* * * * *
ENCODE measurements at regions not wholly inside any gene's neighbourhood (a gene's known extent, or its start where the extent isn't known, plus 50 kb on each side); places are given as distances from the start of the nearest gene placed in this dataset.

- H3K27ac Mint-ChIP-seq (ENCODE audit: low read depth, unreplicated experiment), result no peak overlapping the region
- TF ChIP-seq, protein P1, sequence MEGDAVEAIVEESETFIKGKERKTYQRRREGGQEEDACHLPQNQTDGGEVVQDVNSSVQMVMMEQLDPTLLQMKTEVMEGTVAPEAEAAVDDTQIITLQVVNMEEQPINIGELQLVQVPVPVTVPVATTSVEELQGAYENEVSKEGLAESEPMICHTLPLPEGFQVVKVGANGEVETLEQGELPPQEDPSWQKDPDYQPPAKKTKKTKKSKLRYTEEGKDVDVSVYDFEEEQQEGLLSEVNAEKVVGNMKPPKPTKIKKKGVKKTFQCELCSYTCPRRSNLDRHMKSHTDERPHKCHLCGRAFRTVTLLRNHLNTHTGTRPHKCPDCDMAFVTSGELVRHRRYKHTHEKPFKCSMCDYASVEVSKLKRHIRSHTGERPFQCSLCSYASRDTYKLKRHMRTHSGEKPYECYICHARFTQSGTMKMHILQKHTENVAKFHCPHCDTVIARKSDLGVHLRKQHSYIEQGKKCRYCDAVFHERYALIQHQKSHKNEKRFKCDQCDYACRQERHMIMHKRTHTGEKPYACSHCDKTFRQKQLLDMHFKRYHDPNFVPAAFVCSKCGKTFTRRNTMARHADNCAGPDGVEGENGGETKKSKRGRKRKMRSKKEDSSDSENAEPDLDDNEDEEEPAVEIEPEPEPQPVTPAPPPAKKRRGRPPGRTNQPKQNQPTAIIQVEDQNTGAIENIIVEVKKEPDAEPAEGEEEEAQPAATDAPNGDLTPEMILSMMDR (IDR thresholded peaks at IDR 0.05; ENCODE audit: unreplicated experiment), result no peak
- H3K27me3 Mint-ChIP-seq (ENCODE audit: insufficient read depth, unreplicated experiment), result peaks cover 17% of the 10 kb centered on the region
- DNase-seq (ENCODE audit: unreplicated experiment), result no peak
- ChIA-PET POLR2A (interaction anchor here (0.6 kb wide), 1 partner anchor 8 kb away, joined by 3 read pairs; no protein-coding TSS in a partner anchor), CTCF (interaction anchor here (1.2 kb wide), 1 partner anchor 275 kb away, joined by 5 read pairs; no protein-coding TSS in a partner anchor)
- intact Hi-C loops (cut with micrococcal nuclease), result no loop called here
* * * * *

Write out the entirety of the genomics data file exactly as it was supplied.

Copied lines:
ENCODE measurements at regions not wholly inside any gene's neighbourhood (a gene's known extent, or its start where the extent isn't known, plus 50 kb on each side); places are given as distances from the start of the nearest gene placed in this dataset.

- H3K27ac Mint-ChIP-seq (ENCODE audit: low read depth, unreplicated experiment), result no peak overlapping the region
- TF ChIP-seq, protein P1, sequence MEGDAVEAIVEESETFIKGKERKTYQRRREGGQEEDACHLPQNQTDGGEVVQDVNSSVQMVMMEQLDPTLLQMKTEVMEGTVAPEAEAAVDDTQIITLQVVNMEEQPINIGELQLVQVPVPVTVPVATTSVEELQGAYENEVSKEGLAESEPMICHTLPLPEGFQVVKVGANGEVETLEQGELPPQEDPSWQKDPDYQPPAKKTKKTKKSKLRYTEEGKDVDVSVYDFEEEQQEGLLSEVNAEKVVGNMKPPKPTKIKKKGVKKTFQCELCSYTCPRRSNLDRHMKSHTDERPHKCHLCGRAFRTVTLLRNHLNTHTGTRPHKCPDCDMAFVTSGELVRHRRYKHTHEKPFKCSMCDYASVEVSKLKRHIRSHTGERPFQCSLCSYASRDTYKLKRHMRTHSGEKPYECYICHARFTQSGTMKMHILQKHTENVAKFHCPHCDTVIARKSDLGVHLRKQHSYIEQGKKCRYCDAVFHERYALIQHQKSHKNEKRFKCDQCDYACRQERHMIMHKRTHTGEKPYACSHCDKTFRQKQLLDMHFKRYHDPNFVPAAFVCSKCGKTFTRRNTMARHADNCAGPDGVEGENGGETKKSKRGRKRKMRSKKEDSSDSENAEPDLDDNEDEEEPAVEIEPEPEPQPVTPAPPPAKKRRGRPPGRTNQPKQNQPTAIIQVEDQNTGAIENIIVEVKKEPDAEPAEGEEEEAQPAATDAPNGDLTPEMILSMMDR (IDR thresholded peaks at IDR 0.05; ENCODE audit: unreplicated experiment), result no peak
- H3K27me3 Mint-ChIP-seq (ENCODE audit: insufficient read depth, unreplicated experiment), result peaks cover 17% of the 10 kb centered on the region
- DNase-seq (ENCODE audit: unreplicated experiment), result no peak
- ChIA-PET POLR2A (interaction anchor here (0.6 kb wide), 1 partner anchor 8 kb away, joined by 3 read pairs; no protein-coding TSS in a partner anchor), CTCF (interaction anchor here (1.2 kb wide), 1 partner anchor 275 kb away, joined by 5 read pairs; no protein-coding TSS in a partner anchor)
- intact Hi-C loops (cut with micrococcal nuclease), result no loop called here